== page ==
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Taking Stock of Your Hobby

This week, Peter (@PeterSpiceLatte) pauses to take stock of his hobbying and reflect on accomplishments and progress...

Taking Stock

Taking stock of your hobby progress PrinTerrain game mats

Every once in a while, it’s important to stop and take stock of your wargaming or mini painting hobby.


No, I don’t mean updating your Excel spreadsheet of all the sets you have painted (you weirdo).


I mean, get back to basics a little bit and reflect on where you started in the hobby and how far you’ve come. It’s a great way to chase away the hobby blues and to help renew your love for what you do in the shadows of your basement by the light of a LED lamp (you weirdo).


I do this every so often – I’ll look at one of my old rule books, or go through some of the older minis I have in my collection and ruminate and reflect on what it was like to paint them, how long it took, the mistakes I made, what I ultimately learned from it.


I started painting minis about 20 years ago when I was 15. My middle brother, who was always the trend-setter with these kind of things, one day bought the old West End Games “Star Wars Miniatures Battles” starter set. It was a nifty box and came with a softcover rulebook, dice, and a bevy of great old metal Star Wars minis (25mm scale… but really closer to 20mm). We’d spend our weekend afternoons, after finishing our homework, painting, using the old Citadel paints we bought at the local comic/hobby shop (I still recall Dwarf Flesh as being our standard skintone, and Chaos Black being our standard black). We weren’t great painters, to put it mildly. Concepts like “drybrushing” and “washes” eluded us. Imagine Star Wars characters painted in bright primary colors and you have a pretty good approximation of what we were contributing.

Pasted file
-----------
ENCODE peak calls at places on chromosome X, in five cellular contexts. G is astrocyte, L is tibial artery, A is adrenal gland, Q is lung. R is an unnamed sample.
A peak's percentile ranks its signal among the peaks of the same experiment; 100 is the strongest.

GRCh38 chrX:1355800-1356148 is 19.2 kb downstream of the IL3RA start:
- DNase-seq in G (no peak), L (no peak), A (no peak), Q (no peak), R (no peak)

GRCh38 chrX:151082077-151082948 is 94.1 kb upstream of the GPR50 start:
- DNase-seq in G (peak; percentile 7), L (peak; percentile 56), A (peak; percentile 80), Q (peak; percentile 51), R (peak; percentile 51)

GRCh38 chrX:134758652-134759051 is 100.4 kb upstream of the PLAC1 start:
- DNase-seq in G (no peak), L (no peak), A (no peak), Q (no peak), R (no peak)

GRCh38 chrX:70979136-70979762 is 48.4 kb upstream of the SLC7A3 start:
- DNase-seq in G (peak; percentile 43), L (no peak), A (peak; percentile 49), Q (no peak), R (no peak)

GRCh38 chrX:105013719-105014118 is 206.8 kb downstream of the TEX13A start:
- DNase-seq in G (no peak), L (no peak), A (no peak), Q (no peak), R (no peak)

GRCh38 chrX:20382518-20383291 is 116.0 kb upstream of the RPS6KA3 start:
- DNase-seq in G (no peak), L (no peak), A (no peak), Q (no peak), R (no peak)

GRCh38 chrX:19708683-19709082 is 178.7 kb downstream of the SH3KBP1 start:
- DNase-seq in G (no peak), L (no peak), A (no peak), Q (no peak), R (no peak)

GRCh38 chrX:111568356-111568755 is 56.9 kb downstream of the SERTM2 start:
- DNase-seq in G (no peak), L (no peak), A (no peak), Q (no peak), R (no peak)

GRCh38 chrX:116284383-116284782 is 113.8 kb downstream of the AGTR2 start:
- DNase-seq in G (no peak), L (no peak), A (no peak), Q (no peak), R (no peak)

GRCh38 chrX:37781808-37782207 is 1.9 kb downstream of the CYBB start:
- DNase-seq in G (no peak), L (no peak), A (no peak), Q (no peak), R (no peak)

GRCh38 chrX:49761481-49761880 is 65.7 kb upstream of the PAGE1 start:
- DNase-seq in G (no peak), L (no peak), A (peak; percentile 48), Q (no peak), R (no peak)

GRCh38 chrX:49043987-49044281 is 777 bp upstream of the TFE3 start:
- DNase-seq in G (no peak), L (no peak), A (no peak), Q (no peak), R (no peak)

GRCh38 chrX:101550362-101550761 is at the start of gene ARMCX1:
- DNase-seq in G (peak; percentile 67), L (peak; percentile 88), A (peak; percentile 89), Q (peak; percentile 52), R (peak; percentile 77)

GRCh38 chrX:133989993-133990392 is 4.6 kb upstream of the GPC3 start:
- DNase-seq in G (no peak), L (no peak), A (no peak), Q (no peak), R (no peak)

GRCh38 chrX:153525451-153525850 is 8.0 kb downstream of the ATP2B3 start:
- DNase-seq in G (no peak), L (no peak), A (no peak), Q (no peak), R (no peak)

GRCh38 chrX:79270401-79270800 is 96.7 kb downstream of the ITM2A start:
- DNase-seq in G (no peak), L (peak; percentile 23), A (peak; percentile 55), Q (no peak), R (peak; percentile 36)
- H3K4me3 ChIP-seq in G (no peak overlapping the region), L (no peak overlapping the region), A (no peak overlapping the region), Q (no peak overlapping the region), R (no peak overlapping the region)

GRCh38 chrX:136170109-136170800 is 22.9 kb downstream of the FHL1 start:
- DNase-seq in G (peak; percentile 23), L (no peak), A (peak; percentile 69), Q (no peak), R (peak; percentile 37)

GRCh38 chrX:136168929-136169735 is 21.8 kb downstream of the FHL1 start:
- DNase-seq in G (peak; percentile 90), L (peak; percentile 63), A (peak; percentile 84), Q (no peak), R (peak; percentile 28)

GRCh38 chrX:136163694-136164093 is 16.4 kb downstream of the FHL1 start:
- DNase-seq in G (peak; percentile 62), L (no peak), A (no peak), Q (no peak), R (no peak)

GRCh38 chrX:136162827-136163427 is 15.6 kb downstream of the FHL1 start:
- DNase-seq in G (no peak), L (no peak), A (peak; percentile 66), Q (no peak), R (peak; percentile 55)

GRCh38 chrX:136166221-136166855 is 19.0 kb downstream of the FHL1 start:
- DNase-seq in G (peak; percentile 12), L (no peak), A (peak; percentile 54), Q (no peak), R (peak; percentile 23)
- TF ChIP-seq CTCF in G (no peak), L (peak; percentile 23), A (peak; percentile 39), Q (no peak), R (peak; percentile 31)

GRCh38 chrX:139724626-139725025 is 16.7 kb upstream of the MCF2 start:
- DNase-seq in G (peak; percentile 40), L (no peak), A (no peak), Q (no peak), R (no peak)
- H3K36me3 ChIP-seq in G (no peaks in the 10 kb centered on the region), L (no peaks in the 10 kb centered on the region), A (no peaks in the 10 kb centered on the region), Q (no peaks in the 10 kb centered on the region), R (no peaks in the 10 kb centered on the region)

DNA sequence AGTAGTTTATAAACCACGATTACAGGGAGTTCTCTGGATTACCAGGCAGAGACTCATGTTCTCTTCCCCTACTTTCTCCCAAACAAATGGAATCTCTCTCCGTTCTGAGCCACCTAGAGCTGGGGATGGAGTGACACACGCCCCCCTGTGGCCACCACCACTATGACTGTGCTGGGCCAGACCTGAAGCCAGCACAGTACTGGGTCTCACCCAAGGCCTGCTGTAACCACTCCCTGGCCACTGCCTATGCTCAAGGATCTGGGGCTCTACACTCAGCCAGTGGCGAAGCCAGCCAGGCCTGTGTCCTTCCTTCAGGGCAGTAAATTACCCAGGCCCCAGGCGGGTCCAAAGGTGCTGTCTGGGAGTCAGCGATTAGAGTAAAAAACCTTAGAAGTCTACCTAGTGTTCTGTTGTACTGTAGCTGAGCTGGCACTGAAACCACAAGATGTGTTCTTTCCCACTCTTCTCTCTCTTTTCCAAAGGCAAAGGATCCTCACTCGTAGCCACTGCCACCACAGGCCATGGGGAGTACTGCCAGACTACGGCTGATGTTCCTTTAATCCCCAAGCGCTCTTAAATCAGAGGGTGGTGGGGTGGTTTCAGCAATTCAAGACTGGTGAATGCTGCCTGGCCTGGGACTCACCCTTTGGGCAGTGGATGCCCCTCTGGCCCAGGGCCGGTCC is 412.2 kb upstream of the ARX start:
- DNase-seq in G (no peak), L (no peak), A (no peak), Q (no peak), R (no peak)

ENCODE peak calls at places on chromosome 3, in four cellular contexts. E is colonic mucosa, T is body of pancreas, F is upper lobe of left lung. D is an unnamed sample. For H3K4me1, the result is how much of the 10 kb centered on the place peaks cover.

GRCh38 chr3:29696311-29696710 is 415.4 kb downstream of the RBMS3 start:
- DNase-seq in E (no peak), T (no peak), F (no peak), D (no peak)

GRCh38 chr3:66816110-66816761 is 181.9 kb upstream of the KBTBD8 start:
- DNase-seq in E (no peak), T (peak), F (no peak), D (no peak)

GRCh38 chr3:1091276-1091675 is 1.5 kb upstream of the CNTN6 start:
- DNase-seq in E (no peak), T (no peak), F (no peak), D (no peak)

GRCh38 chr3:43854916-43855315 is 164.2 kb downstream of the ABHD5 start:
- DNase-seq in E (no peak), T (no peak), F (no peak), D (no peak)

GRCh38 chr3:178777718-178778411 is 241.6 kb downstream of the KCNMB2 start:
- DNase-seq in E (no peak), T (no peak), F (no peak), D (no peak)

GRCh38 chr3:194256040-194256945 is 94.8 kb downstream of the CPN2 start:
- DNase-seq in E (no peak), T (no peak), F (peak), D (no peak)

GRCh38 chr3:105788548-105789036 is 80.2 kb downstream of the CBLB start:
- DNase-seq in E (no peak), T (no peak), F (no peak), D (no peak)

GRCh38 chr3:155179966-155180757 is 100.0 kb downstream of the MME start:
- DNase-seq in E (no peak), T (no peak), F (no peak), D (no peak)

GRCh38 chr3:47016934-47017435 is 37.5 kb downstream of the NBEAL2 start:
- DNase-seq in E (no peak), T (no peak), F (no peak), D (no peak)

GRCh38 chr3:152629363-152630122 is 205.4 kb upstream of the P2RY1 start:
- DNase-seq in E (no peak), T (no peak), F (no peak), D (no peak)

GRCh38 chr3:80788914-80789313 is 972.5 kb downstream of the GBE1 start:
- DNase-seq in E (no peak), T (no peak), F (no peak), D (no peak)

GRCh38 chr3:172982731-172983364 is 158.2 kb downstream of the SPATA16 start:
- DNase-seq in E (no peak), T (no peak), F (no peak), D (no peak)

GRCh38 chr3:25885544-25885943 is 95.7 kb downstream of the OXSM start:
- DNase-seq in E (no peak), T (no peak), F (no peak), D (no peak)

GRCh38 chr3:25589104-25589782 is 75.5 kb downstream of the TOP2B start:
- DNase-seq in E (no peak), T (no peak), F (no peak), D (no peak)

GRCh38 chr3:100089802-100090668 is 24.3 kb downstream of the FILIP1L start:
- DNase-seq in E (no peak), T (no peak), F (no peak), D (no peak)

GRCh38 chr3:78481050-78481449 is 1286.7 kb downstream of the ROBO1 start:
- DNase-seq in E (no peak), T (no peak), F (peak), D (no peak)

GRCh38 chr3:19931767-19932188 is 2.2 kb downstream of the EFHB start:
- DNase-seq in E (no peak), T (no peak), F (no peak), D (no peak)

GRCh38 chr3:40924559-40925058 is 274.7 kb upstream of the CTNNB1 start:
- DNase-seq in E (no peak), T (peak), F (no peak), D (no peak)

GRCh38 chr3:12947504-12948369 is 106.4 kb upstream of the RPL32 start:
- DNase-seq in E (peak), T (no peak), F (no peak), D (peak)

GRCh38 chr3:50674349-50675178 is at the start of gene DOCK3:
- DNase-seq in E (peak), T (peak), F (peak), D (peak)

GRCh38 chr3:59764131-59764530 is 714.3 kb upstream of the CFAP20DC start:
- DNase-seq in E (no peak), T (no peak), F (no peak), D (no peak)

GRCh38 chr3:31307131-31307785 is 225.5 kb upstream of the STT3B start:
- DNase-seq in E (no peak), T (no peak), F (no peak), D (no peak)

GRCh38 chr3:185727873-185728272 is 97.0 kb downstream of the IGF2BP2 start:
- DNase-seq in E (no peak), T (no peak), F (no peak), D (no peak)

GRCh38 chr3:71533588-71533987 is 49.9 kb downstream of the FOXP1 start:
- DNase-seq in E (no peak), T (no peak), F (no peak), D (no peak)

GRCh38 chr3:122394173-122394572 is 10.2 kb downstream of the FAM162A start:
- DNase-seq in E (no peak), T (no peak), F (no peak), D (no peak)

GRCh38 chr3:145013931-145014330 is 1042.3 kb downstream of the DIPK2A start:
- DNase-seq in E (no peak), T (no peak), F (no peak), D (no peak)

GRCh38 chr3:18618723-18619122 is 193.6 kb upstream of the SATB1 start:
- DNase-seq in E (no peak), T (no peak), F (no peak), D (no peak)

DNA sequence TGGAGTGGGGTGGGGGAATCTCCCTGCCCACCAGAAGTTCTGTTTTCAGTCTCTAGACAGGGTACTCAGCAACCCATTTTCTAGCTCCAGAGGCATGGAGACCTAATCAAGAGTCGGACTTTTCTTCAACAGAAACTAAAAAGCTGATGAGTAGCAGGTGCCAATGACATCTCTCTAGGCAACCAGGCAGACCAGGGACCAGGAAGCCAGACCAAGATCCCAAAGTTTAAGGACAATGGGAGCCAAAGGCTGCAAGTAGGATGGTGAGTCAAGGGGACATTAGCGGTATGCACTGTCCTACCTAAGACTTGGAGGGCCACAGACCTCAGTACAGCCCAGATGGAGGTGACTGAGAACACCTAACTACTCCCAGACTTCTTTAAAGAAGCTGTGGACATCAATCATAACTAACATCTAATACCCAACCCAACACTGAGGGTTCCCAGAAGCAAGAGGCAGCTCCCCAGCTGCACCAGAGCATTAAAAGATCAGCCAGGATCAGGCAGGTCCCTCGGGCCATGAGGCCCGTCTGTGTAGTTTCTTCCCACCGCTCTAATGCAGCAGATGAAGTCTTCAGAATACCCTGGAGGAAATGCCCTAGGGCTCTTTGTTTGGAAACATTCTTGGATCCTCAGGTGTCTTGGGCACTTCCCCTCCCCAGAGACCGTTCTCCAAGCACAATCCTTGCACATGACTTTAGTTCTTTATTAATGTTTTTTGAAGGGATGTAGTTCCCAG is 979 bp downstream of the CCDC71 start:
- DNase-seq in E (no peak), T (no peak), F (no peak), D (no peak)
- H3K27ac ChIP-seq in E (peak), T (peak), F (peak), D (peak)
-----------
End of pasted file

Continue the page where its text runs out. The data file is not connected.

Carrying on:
But it was fun.


(Now, I could have sword I threw them out once I started college, but when we were cleaning my mom’s basement this summer, we found the box containing my old minis. And I fell in love with them, and their terrible paint jobs, all over again.


Not going to strip those and start over. No sir.


Well, maybe a couple of them with the badly painted googly eyes…)


Thing was, eventually we grew out of painting the minis and moved on to other hobbies. And I dropped minis altogether. Until I met my (future) wife, that is, seven years ago. Because her brother was looking for someone to play Dust: Tactics with, and I decided “Eh, what the heck?” and bought a couple boxes of minis to paint.


Suddenly the itch was back. In a big way. I remember trying to paint that first mini after more than 15 years at my dinner table. It was a zombie in a prison uniform. For the first time I really tried washes, and dry brushing. That one mini took me an entire afternoon, and it wasn’t a rousing success. But it proved to me that I could still do it after all those years.
Now, I’ve gotten the hang of dry brushing. And washes. And inks. And scenic basing. And other techniques.


But it still helps me to stop and look at those old minis and see where I started.

 

About the Author;

Peter Kuebeck is a writer, gamer and award-winning mini-painter living in the Midwest. He wages a constant battle against the ever-growing tide of unpainted minis in his basement, and occasionally GMs role-playing game sessions with friends. Catch his hobby shenanigans on Twitter at @popculturecube



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